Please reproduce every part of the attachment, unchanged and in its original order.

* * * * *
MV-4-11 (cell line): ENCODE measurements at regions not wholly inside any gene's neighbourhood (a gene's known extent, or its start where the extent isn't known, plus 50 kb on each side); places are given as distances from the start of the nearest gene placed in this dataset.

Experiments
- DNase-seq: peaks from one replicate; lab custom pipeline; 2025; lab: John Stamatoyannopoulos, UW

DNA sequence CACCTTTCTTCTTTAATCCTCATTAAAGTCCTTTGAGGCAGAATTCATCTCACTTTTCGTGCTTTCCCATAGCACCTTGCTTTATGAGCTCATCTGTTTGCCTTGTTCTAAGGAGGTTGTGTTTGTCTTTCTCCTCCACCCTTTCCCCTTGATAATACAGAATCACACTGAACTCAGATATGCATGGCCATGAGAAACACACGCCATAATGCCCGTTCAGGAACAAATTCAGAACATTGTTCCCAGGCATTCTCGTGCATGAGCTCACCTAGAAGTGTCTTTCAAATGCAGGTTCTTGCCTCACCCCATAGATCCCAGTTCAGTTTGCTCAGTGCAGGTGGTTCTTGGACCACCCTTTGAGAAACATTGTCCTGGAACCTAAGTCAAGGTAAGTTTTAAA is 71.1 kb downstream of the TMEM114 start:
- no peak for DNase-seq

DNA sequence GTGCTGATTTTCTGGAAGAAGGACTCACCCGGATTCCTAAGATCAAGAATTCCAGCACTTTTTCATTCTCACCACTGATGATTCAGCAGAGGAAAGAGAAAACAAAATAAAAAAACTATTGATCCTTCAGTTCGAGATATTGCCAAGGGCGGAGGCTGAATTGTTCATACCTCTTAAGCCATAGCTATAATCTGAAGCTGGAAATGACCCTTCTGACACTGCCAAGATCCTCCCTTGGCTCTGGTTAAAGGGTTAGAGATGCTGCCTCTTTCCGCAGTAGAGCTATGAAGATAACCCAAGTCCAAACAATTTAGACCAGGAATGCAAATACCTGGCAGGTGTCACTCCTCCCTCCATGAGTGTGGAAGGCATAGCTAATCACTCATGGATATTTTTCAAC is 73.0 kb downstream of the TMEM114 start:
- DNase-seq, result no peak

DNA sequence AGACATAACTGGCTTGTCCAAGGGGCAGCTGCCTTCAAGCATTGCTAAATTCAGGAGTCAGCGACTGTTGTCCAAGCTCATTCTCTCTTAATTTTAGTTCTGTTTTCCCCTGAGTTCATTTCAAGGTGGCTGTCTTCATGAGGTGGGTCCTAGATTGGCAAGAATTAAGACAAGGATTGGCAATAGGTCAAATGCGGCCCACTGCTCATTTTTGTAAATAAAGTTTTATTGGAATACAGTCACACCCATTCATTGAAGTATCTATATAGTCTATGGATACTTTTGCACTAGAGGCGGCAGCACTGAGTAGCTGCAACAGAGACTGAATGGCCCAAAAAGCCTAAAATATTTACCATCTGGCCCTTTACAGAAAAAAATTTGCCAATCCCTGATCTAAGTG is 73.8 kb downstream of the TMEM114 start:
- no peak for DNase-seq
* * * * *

MV-4-11 (cell line): ENCODE measurements at regions not wholly inside any gene's neighbourhood (a gene's known extent, or its start where the extent isn't known, plus 50 kb on each side); places are given as distances from the start of the nearest gene placed in this dataset.

Experiments
- DNase-seq: peaks from one replicate; lab custom pipeline; 2025; lab: John Stamatoyannopoulos, UW

DNA sequence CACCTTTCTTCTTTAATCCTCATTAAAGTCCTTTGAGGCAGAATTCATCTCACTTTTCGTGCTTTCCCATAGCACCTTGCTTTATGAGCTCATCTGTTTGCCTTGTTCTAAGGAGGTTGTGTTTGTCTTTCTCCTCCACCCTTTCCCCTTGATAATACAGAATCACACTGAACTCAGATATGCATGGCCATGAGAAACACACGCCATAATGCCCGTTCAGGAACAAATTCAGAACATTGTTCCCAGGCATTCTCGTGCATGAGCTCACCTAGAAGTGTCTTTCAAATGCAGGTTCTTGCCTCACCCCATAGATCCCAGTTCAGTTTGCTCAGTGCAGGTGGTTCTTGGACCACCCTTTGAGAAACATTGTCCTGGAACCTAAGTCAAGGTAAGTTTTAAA is 71.1 kb downstream of the TMEM114 start:
- no peak for DNase-seq

DNA sequence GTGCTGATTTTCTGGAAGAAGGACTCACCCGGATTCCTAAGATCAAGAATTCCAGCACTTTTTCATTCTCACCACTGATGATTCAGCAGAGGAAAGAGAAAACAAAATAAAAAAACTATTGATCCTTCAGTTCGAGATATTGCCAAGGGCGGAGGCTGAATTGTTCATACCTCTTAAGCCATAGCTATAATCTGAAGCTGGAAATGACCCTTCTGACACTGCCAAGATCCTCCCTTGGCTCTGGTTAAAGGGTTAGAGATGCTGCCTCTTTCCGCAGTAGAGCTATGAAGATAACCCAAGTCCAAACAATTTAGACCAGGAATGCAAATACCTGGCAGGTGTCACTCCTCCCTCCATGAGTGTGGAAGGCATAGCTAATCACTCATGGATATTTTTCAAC is 73.0 kb downstream of the TMEM114 start:
- DNase-seq, result no peak

DNA sequence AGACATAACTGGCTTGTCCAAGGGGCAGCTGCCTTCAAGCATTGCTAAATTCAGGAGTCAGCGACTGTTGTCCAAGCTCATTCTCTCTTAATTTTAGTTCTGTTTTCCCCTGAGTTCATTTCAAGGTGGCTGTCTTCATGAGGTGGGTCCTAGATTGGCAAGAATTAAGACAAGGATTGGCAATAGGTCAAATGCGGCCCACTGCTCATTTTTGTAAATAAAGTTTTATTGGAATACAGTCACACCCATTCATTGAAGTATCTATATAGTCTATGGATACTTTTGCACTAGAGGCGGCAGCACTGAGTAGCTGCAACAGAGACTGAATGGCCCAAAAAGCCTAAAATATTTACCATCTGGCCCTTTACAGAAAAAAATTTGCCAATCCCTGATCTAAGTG is 73.8 kb downstream of the TMEM114 start:
- no peak for DNase-seq